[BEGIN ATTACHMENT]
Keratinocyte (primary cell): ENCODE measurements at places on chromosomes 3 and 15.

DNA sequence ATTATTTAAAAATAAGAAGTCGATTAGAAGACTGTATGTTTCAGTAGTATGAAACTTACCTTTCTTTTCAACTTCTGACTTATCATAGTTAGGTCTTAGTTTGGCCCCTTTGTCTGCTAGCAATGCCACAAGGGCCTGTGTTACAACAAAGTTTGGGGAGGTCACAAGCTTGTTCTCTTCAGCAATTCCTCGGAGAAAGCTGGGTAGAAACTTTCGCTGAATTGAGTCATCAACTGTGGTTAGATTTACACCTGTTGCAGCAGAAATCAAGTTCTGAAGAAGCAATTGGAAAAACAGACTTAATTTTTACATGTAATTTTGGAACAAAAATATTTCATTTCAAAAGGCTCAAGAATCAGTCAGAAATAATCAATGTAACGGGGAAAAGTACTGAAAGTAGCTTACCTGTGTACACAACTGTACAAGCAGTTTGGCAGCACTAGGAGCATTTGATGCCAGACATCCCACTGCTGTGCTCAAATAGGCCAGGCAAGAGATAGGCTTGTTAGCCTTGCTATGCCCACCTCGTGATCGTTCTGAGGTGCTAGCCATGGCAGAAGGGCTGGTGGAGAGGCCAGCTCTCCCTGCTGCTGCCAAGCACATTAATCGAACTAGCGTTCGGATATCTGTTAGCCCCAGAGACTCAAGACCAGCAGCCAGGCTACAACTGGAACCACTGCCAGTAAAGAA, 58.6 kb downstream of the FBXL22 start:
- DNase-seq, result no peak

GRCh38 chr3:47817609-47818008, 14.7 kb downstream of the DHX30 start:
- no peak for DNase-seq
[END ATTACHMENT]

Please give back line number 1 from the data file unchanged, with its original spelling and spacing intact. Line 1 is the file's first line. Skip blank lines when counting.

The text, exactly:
Keratinocyte (primary cell): ENCODE measurements at places on chromosomes 3 and 15.